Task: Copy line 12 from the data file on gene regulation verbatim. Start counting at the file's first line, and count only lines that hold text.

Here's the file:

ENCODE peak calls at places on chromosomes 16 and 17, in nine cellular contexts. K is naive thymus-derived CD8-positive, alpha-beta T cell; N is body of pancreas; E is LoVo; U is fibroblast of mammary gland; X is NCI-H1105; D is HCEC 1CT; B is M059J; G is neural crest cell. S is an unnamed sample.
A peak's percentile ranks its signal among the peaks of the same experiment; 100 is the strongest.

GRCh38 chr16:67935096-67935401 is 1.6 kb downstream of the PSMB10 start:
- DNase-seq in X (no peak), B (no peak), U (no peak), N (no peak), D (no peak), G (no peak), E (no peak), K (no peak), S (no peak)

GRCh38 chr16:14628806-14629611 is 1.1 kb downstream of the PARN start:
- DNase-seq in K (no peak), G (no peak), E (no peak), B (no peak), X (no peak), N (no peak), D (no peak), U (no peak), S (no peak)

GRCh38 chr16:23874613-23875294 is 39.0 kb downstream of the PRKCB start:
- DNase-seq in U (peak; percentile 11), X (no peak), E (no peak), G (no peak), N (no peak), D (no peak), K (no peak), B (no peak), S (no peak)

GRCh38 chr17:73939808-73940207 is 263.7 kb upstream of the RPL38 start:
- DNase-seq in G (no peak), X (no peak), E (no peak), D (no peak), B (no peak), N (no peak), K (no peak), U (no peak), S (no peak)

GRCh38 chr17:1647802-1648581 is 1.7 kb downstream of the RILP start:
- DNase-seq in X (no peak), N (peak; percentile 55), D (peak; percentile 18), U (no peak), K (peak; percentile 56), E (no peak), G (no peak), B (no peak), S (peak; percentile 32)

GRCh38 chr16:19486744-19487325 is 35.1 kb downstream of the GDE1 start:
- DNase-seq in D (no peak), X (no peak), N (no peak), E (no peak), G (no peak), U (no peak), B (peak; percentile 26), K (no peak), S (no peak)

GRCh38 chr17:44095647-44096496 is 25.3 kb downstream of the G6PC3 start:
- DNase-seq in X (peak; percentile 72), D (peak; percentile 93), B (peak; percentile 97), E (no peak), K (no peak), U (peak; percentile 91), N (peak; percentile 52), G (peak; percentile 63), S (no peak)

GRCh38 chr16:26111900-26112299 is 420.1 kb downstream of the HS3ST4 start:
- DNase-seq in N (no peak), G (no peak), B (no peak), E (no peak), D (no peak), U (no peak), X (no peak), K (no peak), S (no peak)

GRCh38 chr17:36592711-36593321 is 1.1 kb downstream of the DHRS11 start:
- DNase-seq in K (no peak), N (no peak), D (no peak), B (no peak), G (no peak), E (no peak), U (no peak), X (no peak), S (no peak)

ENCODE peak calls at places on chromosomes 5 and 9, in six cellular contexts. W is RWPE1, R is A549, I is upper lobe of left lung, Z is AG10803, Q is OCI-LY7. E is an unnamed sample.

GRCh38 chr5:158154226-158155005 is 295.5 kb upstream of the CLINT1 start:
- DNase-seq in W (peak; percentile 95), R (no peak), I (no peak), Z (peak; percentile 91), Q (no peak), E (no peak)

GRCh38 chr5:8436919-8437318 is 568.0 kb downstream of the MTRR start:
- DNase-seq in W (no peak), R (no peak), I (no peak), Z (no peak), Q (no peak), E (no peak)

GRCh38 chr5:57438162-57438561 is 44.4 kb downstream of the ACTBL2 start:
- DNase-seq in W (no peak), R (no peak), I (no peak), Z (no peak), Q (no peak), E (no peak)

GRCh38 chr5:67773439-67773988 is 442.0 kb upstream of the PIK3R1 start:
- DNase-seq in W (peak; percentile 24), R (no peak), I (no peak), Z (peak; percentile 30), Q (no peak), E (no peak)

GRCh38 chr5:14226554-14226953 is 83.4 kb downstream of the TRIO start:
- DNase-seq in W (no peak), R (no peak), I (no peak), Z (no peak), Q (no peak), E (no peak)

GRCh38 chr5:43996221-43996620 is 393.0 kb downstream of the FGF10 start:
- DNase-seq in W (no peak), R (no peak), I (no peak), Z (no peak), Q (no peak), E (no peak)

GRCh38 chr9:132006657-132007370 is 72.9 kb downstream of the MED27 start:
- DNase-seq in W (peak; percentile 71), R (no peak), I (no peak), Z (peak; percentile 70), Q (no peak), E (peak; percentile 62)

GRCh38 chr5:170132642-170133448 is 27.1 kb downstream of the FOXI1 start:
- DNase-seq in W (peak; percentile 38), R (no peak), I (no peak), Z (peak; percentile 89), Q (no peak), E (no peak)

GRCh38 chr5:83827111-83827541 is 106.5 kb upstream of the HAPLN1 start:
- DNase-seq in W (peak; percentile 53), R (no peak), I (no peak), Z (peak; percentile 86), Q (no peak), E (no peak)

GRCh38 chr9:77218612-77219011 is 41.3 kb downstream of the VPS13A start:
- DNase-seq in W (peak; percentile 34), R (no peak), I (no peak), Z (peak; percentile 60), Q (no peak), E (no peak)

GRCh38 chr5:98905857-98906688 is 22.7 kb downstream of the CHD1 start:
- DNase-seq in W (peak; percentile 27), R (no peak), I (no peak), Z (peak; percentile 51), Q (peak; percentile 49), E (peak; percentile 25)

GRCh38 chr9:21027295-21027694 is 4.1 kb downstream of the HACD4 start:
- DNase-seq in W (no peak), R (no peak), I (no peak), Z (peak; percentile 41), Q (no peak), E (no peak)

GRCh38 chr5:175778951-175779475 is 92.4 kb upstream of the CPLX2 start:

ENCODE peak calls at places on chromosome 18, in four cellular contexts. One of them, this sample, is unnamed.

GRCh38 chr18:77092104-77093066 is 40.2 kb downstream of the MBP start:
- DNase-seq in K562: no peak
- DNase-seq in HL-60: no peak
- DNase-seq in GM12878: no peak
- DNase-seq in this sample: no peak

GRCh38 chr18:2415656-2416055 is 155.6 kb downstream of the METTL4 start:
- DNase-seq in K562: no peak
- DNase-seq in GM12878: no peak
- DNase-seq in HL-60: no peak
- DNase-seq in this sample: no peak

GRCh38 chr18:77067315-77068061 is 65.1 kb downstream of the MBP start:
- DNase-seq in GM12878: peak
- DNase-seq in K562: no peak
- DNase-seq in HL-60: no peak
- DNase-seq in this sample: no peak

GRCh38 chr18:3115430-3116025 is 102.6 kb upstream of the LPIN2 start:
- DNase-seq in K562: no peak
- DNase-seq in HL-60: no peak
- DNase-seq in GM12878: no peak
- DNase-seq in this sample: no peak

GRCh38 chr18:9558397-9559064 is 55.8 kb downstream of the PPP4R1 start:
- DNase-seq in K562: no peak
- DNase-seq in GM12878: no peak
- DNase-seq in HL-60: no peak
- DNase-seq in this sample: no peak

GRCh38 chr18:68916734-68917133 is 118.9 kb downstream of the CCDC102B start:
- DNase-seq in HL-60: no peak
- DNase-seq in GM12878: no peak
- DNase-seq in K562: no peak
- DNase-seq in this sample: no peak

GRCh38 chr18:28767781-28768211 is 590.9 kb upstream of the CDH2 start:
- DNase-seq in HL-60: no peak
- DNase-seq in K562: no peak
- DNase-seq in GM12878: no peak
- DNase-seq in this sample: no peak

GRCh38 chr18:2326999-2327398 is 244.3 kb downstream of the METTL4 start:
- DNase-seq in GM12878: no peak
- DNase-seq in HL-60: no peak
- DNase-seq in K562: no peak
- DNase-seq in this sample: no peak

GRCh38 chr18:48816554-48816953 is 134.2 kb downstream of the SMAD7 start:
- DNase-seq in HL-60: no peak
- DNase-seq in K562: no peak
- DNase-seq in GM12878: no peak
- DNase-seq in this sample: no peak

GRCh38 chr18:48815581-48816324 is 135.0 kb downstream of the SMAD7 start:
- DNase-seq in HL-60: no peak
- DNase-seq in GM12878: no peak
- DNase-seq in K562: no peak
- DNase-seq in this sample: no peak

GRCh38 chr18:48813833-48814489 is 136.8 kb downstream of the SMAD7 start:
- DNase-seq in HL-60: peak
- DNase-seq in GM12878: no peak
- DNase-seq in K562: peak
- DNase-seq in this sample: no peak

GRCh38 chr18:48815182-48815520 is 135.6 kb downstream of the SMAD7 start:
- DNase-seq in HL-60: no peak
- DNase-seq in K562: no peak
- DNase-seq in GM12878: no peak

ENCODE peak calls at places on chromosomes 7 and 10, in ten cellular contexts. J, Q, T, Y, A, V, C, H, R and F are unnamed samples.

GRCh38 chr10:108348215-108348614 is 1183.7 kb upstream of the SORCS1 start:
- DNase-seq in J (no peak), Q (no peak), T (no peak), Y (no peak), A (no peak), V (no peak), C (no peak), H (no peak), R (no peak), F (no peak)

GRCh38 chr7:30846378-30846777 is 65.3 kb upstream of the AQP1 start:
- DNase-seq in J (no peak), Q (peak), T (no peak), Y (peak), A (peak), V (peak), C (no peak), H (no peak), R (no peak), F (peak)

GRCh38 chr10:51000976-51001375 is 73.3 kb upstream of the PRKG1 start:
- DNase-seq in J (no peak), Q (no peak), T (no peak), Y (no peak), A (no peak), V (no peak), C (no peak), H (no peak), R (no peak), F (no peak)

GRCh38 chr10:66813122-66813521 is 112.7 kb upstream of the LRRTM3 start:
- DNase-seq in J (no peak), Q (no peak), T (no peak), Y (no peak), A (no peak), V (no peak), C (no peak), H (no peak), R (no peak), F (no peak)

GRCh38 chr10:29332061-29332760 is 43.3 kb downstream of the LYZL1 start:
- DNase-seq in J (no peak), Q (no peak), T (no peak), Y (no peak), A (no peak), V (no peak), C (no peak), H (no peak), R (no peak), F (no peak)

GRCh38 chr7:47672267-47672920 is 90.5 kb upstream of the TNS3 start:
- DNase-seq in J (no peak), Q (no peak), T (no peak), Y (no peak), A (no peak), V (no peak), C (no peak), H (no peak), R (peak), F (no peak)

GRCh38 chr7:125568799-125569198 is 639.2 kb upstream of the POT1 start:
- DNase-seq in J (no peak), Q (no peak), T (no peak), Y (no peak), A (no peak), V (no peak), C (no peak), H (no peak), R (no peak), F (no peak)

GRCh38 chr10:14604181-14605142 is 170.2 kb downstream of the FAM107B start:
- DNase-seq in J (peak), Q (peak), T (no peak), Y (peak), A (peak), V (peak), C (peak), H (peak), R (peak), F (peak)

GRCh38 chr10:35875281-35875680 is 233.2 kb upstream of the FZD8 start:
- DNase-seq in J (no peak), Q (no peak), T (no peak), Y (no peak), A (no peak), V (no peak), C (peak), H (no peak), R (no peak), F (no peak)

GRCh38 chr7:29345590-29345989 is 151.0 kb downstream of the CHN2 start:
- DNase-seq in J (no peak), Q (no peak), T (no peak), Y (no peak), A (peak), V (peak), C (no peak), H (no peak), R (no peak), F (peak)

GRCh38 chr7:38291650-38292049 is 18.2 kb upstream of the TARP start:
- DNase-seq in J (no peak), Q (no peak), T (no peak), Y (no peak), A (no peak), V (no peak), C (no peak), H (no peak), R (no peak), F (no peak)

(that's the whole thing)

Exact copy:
- DNase-seq in X (no peak), N (peak; percentile 55), D (peak; percentile 18), U (no peak), K (peak; percentile 56), E (no peak), G (no peak), B (no peak), S (peak; percentile 32)